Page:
Thursday, February 28, 2002

Response to reforms criticized

Police balk at some Justice suggestions

By Jane Prendergast
The Cincinnati Enquirer

        One of Cincinnati's influential African-American activists has serious concerns about the city's responses to police reforms suggested by the U.S. Department of Justice.

        Attorney Ken Lawson said Wednesday he's still reviewing the 27-page document, released to the public Monday. But he sees two key problems:

        • Changes in the policy on using chemical irritant are confusing.

        • Officers don't want to report every time they unholster their guns.

        “The unholstering is a problem,” Mr. Lawson said. “The problem is, once the gun is unholstered, someone's more likely to get shot. Unholstering is a use of force.”

        Many black residents complain about having guns pointed at them for no good reason, he said.

        Mr. Lawson is one of several attorneys representing the black community in the ongoing federal mediation process to settle a racial-profiling lawsuit against the city.

        Police officials say requiring officers to report every time they unholster their weapons could have a chilling effect on morale and could jeopardize officers' safety if they would hesitate to draw their guns.

        The proposed changes in officers' use of chemical irritant include requiring officers to write a narrative on why they used the spray, and requiring that officers get more training in its use. Justice recommended having officers weigh their cans of irritant, but the police department does not want to do that.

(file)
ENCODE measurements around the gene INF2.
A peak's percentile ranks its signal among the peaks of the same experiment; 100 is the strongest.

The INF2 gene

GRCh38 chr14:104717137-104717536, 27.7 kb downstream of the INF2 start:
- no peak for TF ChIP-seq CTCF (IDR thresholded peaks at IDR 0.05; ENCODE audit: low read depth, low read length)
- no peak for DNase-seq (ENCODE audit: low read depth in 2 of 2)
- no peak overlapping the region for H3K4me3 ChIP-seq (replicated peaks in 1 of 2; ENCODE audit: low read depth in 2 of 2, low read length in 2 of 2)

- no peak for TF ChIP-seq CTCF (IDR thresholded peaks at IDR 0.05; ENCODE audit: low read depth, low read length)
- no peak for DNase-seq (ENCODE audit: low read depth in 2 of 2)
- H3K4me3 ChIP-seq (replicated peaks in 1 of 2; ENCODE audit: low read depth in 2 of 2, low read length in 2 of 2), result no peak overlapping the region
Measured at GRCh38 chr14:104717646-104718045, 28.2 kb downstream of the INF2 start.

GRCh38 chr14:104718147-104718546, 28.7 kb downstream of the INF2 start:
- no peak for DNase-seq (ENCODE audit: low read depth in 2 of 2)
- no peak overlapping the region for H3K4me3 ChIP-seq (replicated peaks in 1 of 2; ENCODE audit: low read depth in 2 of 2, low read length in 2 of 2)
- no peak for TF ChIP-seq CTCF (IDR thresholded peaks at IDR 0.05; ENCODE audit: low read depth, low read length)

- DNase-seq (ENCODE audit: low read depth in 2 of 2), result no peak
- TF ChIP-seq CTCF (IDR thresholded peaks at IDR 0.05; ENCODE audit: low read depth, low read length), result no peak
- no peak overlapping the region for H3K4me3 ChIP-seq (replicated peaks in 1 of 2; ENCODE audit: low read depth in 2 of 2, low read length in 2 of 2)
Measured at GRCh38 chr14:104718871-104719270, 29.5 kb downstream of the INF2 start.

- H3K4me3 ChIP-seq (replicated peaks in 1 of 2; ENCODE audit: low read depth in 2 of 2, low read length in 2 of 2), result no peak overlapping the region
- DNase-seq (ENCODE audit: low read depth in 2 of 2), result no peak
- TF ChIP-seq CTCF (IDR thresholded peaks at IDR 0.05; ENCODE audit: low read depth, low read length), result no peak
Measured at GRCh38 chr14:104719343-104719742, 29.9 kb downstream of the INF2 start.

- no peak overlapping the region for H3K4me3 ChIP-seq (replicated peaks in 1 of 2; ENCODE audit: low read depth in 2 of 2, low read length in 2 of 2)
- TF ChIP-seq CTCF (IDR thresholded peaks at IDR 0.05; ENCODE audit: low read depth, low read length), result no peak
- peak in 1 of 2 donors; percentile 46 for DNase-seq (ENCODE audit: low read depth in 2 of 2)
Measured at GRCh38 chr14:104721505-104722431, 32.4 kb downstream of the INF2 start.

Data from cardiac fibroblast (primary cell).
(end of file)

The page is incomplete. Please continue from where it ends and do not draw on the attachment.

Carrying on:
The document lists many areas in which the city agrees with the suggestions by Justice last October — on about 65 of the 91 points.

        “There are some positive steps in there,” Mr. Lawson said.

        Chief Tom Streicher was on vacation when the document was made public. Wednesday, he said he did not want to talk about the department's response because it's just a step in an ongoing process.

        “Our position has been not to debate this publicly until it's finished,” the chief said. “We're still in discussions with it. When it's all over with, I'll be glad to discuss it fully.”

        Mr. Lawson said he plans to meet soon, he hopes next week, with Billy Martin, the city's Washington, D.C., attorney. He said he mentioned his concerns to Mr. Martin briefly Monday during a break in the federal mediation negotiations both are taking part in, but he wants to elaborate before the city's response is made final A final agreement with Justice could be finished as soon as next week.


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